Canadian trade minister seeks closer ties, investments from Singapore manufacturers

Ms Mary Ng said ties between the two countries have become stronger amid the pandemic that has given rise to new areas of collaboration. PHOTO: REUTERS

SINGAPORE - It is in the mutual interest of Singapore and Canada to grow their trade and economic relations while working together on strengthening a global rule-based trading system, said Ms Mary Ng, the Canadian Minister for Small Businesses, Export Promotion and International Trade.

"There are both an immense interest and an opportunity in strengthening the economic and cultural ties between our countries, from working together to bolster rules-based trade to working on collaborations like our (memorandum of understanding) on infrastructure in building smart cities," Ms Ng said on Thursday (Feb 4) at a webinar organised by the Singapore Manufacturing Federation.

She said the ties between the two countries have become stronger amid the coronavirus pandemic that has given rise to new areas of collaboration.

"It's very clear that both of our countries recognise the importance of addressing the pandemic by supporting our people and our businesses. But we also know that we must plan for a sustainable and inclusive recovery that creates jobs and generates wealth well into the future," she said.

Ms Ng, who has been a Cabinet minister since July 2018, said that throughout the Covid-19 crisis she had been in close contact with her Singaporean counterpart, Trade and Industry Minister Chan Chun Sing, as well as other ministers.

Both countries recognise the need to collaborate and bolster trade and investment relations to create jobs and opportunities for big and small businesses, she said.

Ms Ng, who moved with her parents to Canada from Hong Kong, said Singapore is Canada's largest destination of foreign direct investment in South-east Asia.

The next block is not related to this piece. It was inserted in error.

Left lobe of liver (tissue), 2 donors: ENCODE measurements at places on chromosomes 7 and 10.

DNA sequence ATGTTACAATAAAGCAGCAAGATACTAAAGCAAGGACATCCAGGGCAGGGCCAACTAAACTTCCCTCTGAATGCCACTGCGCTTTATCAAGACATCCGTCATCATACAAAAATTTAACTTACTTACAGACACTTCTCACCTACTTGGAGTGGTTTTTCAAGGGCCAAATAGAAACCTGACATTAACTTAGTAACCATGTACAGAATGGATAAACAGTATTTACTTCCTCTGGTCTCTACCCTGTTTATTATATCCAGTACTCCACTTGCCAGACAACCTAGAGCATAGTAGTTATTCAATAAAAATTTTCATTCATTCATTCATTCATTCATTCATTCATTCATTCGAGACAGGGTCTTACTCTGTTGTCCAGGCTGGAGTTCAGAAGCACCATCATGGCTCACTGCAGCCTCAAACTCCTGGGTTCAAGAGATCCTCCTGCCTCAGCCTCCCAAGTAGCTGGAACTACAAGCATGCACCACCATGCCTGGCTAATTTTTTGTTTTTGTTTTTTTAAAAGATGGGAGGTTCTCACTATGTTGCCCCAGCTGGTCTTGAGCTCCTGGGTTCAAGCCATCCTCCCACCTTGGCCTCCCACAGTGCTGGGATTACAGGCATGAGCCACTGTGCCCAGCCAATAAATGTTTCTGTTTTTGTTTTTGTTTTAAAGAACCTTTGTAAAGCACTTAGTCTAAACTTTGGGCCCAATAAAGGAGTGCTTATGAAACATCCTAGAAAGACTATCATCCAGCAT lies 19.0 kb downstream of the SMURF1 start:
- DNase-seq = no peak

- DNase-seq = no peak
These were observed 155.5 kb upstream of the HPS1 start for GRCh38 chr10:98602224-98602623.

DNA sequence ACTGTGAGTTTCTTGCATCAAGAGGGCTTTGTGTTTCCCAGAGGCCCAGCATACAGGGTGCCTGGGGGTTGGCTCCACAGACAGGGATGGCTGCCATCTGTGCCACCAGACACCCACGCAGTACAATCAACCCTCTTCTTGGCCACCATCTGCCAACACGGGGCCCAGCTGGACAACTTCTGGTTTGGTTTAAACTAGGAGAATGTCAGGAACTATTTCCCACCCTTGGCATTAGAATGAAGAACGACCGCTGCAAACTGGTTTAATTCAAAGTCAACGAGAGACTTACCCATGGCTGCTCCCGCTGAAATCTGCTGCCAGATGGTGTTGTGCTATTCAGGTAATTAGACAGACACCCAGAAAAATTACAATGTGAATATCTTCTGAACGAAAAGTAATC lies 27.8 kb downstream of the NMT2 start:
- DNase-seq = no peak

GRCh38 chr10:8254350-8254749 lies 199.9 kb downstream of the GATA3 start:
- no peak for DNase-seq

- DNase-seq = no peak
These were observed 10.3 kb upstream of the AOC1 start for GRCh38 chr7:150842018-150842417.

The value of Canada's bilateral merchandise trade with Singapore reached $2.53 billion, and services trade $3.07 billion, in 2018.

She said the relationship between the two nations has been carved out by many great businesses.

She gave the examples of Manulife Singapore, which employs more than 600 people at its 28-storey building in the central business district here, and Singapore's GIC, which has invested in Canada's Oxford Properties and iconic Fairmont hotels.

"Canada is consistently seen as one of the best and safest countries in the world to do business, and our government is working to attract even more investment from Singaporean entities, whether it is PSA, Temasek or Pacific Oil & Gas," she said.

She noted that clean technology has emerged as a new area of business interest in both countries. She mentioned Singapore's concrete supplier Pan-United, which has a collaboration with Canadian firm CarbonCure Technologies.

CarbonCure's technology chemically converts carbon dioxide captured from industrial emitters into a nano-mineral that becomes permanently embedded within concrete, making it both greener and stronger.

Ms Ng's address was followed by several presentations by Canadian officials aimed at encouraging Singapore manufacturers to invest and set up businesses in or move to Canada.

Mr Vishal Vijay, director of Singapore's Agrocorp Processing, also shared his experiences and spoke of how his company's business of food processing has flourished in Canada.

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